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Couriers cry foul over entry of new players

BUSINESS
By Fredrick Obura | May 27th 2021

A lorry turned into a courier transport service vehicle from Mwea drops sacks of food in Nairobi. [David Gichuru, Standard]

The livid operators claim there is an increased number of quack players who have invaded the sector and are eating into their revenue without following regulations.

The couriers link the growing appetite in the business to the rapid uptake of e-commerce services in the country and movement restrictions due to the effects of Covid-19, which have seen some passenger vehicles converted into cargo buses.

Some of the operators who talked to Shipping and Logistics said unlicensed players have tilted the business environment by offering below-market courier service rates, impacting negatively on the bottom line of genuine operators.

“We are witnessing an improvement in secure logistics business fuelled primarily by the aggressive uptake of e-commerce in the country. This is attracting more people in the industry,” averred Lawrence Okello, G4S Chief Executive Officer, Kenya.

“Our competitive edge remains a wider network spanning the whole country. This has enabled well-established courier entities to offer the last mile connection, which is on a higher demand by e-commerce clients.”

According to Okello, couriers mostly transport books, spare parts for telecom companies, pharmaceuticals and warehouse storage facilities.

Glovo General Manager Priscilla Muhiu said the rapid uptake of e-commerce in Nairobi, Mombasa, Nakuru, Eldoret and Kisumu boosted couriers last year with the trend continuing in 2021.

“The most important e-commerce enablers are the ability to access financial services, digital payment channels and digital infrastructure. These enablers are starting to take hold across. Cash may remain the dominant payment instrument for now, but we are seeing signs that this will eventually change,” she said.

According to Omar Salim, a manager at Mash East Africa, the problem of unregulated operators and the effects of Covid-19 over the past year have proved a challenge to the courier industry.

However, he said traditional operators find a lifeline in their established networks both upcountry and across the region.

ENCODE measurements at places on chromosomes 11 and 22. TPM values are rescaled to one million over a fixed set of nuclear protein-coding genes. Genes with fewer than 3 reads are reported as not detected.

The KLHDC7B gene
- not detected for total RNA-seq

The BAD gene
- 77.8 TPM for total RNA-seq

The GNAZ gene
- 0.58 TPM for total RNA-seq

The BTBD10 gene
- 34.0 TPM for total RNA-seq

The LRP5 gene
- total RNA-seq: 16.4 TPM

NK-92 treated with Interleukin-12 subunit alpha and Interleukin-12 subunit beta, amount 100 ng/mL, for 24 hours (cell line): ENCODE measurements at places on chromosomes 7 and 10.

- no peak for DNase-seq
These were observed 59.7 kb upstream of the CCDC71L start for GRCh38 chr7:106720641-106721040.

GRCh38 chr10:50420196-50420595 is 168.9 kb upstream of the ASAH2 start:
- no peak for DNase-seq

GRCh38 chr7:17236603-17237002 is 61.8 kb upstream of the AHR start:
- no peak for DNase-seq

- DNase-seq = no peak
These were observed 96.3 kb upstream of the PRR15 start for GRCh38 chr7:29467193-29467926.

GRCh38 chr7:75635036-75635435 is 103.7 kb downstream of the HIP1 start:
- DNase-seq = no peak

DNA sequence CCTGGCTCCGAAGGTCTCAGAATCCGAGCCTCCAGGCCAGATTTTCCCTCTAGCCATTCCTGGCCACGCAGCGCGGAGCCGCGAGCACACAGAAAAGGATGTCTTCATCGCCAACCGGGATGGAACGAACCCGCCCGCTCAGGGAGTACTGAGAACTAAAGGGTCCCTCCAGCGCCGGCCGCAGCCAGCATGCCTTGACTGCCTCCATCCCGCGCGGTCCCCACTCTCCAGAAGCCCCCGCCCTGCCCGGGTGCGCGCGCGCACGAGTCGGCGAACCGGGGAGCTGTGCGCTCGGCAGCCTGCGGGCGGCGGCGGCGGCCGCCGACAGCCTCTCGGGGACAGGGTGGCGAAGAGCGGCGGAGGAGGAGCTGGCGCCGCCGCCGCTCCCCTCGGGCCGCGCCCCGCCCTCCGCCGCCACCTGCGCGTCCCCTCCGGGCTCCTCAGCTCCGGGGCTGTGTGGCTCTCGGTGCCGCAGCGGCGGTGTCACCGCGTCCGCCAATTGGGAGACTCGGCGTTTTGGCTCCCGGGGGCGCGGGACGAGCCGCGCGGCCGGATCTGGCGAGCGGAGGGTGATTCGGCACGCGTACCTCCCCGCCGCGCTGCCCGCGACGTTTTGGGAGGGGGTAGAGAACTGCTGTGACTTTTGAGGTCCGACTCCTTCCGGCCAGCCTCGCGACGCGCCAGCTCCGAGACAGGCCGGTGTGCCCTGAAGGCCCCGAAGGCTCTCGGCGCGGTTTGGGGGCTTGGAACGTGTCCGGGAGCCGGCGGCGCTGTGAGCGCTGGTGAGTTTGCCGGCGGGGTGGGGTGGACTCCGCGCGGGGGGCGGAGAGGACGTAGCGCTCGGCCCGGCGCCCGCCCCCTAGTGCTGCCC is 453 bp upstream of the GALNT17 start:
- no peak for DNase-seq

“The new development is hurting the industry, we are currently operating at half the capacity,” he said.

Halim Sadia, a senior clerk at the Coast Bus, said the expansive network built over a period of time and corporate clients have been a lifeline to the regulated courier providers.

After the restriction of movement, which grounded a number of vehicles, the passenger service vehicles (PSVs) that ferried passengers into and out of the city devised ways to remain afloat. One of the creative ways was to turn their vehicles into cargo carriers.

But Communications Authority (CA) acting director-general Mercy Wanjau said such a venture was illegal. “Some PSVs and e-commerce market platforms have taken advantage of the coronavirus to offer courier services without being licensed,” she said.

She added that any person who will be caught engaging in the service illegally will be charged in accordance with Section 49 of the authorities Act.

The Act slaps an offender with a Sh300,000 fine or an imprisonment term not exceeding one year. CA warned that it will revoke courier licences of 21 service providers, locking out several bus companies.

The number of letters sent in 2019-20 financial year dropped to 32.2 million from 47.1 million recorded in the 2018-2019 financial year. During the fourth Quarter of 2019/20, the volume of international incoming letters dropped by 35.2 per cent to 1.7 million from 2.6 million posted in the previous quarter.

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